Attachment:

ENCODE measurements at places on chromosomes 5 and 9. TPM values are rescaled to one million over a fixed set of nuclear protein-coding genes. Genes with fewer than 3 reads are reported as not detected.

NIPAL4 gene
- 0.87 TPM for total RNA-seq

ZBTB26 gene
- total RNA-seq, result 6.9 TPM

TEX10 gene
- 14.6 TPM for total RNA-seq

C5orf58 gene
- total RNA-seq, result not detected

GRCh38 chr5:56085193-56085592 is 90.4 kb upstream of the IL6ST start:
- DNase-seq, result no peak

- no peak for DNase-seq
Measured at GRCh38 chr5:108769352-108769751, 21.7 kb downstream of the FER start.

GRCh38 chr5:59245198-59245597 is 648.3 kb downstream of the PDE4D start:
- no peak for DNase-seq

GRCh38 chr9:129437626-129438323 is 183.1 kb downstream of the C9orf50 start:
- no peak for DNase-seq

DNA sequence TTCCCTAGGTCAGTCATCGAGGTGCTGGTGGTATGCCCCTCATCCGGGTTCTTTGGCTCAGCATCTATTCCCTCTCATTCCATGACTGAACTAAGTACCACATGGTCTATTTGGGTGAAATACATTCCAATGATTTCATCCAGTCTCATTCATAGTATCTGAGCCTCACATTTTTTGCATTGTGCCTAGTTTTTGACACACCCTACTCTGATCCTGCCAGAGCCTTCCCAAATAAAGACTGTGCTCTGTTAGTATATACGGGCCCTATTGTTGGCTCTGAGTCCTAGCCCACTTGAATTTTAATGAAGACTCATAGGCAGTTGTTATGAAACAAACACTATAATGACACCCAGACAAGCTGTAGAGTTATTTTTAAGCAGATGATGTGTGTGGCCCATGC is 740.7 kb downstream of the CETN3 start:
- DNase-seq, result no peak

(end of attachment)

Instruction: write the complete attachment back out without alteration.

ENCODE measurements at places on chromosomes 5 and 9. TPM values are rescaled to one million over a fixed set of nuclear protein-coding genes. Genes with fewer than 3 reads are reported as not detected.

NIPAL4 gene
- 0.87 TPM for total RNA-seq

ZBTB26 gene
- total RNA-seq, result 6.9 TPM

TEX10 gene
- 14.6 TPM for total RNA-seq

C5orf58 gene
- total RNA-seq, result not detected

GRCh38 chr5:56085193-56085592 is 90.4 kb upstream of the IL6ST start:
- DNase-seq, result no peak

- no peak for DNase-seq
Measured at GRCh38 chr5:108769352-108769751, 21.7 kb downstream of the FER start.

GRCh38 chr5:59245198-59245597 is 648.3 kb downstream of the PDE4D start:
- no peak for DNase-seq

GRCh38 chr9:129437626-129438323 is 183.1 kb downstream of the C9orf50 start:
- no peak for DNase-seq

DNA sequence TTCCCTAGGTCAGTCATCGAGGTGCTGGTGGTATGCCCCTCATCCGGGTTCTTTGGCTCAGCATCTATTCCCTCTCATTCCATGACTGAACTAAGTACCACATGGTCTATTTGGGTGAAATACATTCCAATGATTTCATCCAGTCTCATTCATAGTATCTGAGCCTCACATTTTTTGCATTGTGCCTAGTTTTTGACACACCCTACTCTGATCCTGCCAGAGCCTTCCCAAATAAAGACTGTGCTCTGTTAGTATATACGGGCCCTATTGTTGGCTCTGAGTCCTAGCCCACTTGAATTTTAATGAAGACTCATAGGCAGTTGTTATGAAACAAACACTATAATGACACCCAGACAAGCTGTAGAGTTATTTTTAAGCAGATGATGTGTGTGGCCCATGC is 740.7 kb downstream of the CETN3 start:
- DNase-seq, result no peak